Gardening Tips

Flowering currantBy Denise Ruttan
If you don't have much space to plant shrubs, you'll want to keep an eye out for Oregon Snowflake, a new flowering currant developed by Oregon State University that is smaller than other currants.   
This low-growing shrub is the first cultivar to come out of OSU's new ornamental plant breeding program, according to Ryan Contreras, a plant breeder and assistant professor in OSU's Department of Horticulture.

HoneybeeBy Denise Ruttan
Consider adding some flower power to your landscape to bring in the buzz of pollinators to your garden.  
"Floral abundance is one of the strongest ways to promote bee diversity in gardens," said Gail Langellotto, the statewide coordinator for the Oregon State University Extension Service's Master Gardener program.

Big pumpkinBy Denise Ruttan
Halloween may be months away but if you are hoping to grow monster pumpkins, now is the time to start planting.
The world record monster pumpkin of 2013 weighed in at 2,032 pounds, according to the New York Botanical Garden.

BlueberriesBy Denise Ruttan
Plant blueberries now for a great crop of sweet, healthful fruit in the future.
Three categories of blueberry plants are best-suited for Oregon climates: Northern highbush varieties, rabbiteye varieties and half-high varieties, according to Bernadine Strik, a berry specialist with the Oregon State University Extension Service.

Pear fungusBy Denise Ruttan
As the blossoms fade in your apple and pear trees this spring, keep an eye out for a fungus that flourishes in warm, wet weather, cautions the Oregon State University Extension Service.
"The longer this spring stays wet and the warmer it gets, there are more chances that we'll see problems with apple and pear scab in our fruit-growing areas such as the Willamette Valley,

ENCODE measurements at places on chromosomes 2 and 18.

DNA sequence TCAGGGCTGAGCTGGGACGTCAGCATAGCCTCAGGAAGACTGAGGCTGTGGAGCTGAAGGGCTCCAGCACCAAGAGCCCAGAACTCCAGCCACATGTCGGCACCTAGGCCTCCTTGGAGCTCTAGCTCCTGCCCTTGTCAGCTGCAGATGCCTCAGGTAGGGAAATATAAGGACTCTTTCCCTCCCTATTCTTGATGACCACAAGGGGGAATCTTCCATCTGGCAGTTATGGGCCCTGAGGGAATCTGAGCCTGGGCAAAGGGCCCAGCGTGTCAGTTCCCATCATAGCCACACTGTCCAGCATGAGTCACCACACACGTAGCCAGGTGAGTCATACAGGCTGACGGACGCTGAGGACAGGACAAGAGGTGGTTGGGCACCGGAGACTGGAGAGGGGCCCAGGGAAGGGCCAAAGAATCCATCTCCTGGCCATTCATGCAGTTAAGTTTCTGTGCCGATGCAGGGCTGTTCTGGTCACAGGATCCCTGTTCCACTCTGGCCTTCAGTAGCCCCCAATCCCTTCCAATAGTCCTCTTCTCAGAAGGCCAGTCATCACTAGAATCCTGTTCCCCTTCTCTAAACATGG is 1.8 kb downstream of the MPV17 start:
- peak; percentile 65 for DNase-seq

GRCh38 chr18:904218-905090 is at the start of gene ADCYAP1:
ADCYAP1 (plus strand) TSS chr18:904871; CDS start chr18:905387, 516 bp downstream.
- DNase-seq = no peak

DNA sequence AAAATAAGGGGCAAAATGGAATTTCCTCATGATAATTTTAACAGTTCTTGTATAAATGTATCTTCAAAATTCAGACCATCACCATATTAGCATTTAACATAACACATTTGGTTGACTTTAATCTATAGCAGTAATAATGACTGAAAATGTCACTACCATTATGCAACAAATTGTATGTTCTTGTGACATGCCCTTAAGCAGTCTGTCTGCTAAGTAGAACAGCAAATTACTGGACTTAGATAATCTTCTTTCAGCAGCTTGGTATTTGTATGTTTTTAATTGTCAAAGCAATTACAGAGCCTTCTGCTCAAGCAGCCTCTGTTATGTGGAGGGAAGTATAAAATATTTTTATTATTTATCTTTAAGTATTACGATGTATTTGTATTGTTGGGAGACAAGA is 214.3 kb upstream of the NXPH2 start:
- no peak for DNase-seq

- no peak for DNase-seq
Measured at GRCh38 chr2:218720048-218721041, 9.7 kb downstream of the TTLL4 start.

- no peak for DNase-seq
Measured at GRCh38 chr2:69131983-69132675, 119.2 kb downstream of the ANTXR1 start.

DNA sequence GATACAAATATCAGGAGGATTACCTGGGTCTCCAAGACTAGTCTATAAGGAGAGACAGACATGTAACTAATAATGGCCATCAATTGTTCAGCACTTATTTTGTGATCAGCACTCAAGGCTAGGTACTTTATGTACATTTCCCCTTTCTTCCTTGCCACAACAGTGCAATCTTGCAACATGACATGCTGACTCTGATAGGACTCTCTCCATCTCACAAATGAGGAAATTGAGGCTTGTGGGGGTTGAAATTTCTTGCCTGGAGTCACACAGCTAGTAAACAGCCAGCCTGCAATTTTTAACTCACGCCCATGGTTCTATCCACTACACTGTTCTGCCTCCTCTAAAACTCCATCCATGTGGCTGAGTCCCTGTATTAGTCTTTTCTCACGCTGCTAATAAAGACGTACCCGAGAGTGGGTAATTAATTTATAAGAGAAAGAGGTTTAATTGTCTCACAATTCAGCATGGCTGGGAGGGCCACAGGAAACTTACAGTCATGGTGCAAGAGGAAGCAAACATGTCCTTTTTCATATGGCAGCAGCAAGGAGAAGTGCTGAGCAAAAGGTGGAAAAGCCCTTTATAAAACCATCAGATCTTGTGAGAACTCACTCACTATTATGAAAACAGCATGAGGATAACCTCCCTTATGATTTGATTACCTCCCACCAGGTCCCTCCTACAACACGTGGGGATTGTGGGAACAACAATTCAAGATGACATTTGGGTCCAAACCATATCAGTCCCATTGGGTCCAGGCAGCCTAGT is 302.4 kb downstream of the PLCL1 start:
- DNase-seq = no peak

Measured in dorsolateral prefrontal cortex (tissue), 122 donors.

Vege startsBy Denise Ruttan
When the first daffodils bloom to let us know that spring is around the corner, it is time to start vegetable seeds indoors or in the greenhouse.
It's best to start cool-season crops such as lettuce, cabbage, kale and chard in late February to early March in western Oregon, said Weston Miller, a horticulturist with the Oregon State University Extension Service.

OSU tomatoesBy Denise Ruttan
As you pore over seed catalogs in these cold winter months, you'll likely include tomatoes in your vegetable garden dreams.
Oregon State University's vegetable breeding program has developed several varieties over the past 40 years that are now mainstays in many Pacific Northwest gardens.

BlackberriesBy Denise Ruttan
When you're planning this year's garden, don't overlook one of the unsung heroes of the fruit world – the blackberry.
"Many people don't want to plant blackberries in their yard because they think it's an invasive weed," said Bernadine Strik, a berry crops specialist with the Oregon State University Extension Service. “But they're actually thinking of the Himalaya blackberry,

Mummy berriesBy Denise Ruttan
Watch your blueberries this spring for a type of fungus that has zombie-like qualities.
A fungus called Monilina vaccinii-corymbosi can infect blueberry fruit with a disease called mummy berry. Fruit falls on the ground and withers into shriveled-up berries that seem deceased.

Winter plantsBy Denise Ruttan
When you think ornamentals, flowers may immediately come to mind. But consider shrubs with vibrant leaves to add interest to your landscape all year.
"Always look for different textures," said Barb Fick, horticulturist with the Oregon State University Extension Service.

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McKenzie River Reflections is the weekly newspaper serving Oregon's McKenzie River Valley. Available by mail for $23/yr in Lane County, $29/yr outside Lane. Digital subscriptions are $23/yr. Subscribe at: http://mckenzieriverreflectionsnewspaper.com/catalog/subscriptions-0. Purchase copies online at: http://mckenzieriverreflectionsnewspaper.com/catalog/back-issues-0. Read about area communities including Cedar Flat, Walterville, Camp Creek, Leaburg, Vida, Nimrod, Finn Rock, Blue River, Rainbow and McKenzie Bridge.